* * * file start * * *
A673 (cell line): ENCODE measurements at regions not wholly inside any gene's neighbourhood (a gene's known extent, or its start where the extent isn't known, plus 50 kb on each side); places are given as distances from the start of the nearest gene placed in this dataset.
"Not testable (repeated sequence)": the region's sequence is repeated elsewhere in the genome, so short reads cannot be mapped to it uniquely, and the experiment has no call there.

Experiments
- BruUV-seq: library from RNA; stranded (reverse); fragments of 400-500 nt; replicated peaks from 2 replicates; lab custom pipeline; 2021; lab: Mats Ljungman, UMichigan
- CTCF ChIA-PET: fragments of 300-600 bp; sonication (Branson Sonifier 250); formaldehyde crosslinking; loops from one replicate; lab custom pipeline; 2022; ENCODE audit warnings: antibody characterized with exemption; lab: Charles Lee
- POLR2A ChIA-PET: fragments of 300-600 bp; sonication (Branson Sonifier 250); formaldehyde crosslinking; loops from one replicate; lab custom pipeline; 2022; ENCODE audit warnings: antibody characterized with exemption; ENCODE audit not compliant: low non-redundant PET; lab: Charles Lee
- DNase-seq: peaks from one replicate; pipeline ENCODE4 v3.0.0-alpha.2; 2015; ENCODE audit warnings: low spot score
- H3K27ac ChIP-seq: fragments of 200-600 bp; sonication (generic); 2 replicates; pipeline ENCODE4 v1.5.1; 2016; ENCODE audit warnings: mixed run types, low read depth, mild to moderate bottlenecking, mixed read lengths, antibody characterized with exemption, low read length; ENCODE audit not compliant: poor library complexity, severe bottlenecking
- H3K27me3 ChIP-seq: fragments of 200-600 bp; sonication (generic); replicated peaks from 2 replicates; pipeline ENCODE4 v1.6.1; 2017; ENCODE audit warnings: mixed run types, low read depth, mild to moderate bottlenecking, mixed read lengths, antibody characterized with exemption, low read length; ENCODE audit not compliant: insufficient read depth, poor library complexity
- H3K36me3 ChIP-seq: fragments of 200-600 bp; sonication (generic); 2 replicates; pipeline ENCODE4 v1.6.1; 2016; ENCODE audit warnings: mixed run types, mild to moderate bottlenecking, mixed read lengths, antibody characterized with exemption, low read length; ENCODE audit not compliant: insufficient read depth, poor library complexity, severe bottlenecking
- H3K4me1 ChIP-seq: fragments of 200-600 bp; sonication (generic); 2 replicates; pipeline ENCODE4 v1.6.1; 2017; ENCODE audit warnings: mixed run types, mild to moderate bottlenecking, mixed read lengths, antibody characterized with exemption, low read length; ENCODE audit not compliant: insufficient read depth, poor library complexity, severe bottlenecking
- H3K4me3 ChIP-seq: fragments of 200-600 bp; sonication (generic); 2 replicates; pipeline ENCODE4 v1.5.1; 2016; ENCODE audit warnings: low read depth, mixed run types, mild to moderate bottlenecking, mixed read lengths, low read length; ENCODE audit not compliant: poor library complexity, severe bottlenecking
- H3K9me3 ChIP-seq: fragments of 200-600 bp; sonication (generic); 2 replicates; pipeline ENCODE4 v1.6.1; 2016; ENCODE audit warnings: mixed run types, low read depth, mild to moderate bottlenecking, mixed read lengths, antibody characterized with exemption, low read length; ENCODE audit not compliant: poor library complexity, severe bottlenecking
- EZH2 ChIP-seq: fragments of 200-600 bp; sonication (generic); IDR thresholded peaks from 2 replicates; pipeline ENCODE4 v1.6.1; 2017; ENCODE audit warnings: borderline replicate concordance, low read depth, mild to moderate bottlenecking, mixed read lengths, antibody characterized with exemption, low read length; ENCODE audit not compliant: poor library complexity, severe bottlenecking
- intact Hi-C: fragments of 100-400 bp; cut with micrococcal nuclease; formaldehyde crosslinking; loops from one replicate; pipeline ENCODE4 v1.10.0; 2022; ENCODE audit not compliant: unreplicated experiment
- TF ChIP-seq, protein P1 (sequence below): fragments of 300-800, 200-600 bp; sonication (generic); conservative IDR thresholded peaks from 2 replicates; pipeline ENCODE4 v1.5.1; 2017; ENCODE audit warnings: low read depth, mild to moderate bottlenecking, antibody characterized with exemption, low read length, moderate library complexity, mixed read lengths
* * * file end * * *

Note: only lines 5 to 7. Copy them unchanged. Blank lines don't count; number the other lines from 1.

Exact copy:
- CTCF ChIA-PET: fragments of 300-600 bp; sonication (Branson Sonifier 250); formaldehyde crosslinking; loops from one replicate; lab custom pipeline; 2022; ENCODE audit warnings: antibody characterized with exemption; lab: Charles Lee
- POLR2A ChIA-PET: fragments of 300-600 bp; sonication (Branson Sonifier 250); formaldehyde crosslinking; loops from one replicate; lab custom pipeline; 2022; ENCODE audit warnings: antibody characterized with exemption; ENCODE audit not compliant: low non-redundant PET; lab: Charles Lee
- DNase-seq: peaks from one replicate; pipeline ENCODE4 v3.0.0-alpha.2; 2015; ENCODE audit warnings: low spot score